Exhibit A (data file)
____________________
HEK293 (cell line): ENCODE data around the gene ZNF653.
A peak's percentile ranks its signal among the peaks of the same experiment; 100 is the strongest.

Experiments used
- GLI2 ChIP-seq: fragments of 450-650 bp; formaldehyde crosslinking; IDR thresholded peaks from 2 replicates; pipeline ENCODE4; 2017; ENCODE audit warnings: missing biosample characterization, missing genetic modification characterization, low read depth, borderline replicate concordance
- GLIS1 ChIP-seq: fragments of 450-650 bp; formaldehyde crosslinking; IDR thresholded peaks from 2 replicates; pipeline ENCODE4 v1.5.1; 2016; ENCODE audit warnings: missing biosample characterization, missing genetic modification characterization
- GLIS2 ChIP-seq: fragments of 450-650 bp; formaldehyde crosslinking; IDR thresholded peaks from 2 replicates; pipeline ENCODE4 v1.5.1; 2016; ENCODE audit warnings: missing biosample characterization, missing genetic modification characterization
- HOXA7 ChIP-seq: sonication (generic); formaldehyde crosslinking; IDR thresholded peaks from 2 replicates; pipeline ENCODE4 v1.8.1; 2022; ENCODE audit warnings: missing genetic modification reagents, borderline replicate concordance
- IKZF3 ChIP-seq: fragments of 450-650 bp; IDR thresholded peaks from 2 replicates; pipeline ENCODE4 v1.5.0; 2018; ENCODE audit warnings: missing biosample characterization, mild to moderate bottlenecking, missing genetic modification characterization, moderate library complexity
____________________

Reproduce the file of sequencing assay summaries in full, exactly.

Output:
HEK293 (cell line): ENCODE data around the gene ZNF653.
A peak's percentile ranks its signal among the peaks of the same experiment; 100 is the strongest.

Experiments used
- GLI2 ChIP-seq: fragments of 450-650 bp; formaldehyde crosslinking; IDR thresholded peaks from 2 replicates; pipeline ENCODE4; 2017; ENCODE audit warnings: missing biosample characterization, missing genetic modification characterization, low read depth, borderline replicate concordance
- GLIS1 ChIP-seq: fragments of 450-650 bp; formaldehyde crosslinking; IDR thresholded peaks from 2 replicates; pipeline ENCODE4 v1.5.1; 2016; ENCODE audit warnings: missing biosample characterization, missing genetic modification characterization
- GLIS2 ChIP-seq: fragments of 450-650 bp; formaldehyde crosslinking; IDR thresholded peaks from 2 replicates; pipeline ENCODE4 v1.5.1; 2016; ENCODE audit warnings: missing biosample characterization, missing genetic modification characterization
- HOXA7 ChIP-seq: sonication (generic); formaldehyde crosslinking; IDR thresholded peaks from 2 replicates; pipeline ENCODE4 v1.8.1; 2022; ENCODE audit warnings: missing genetic modification reagents, borderline replicate concordance
- IKZF3 ChIP-seq: fragments of 450-650 bp; IDR thresholded peaks from 2 replicates; pipeline ENCODE4 v1.5.0; 2018; ENCODE audit warnings: missing biosample characterization, mild to moderate bottlenecking, missing genetic modification characterization, moderate library complexity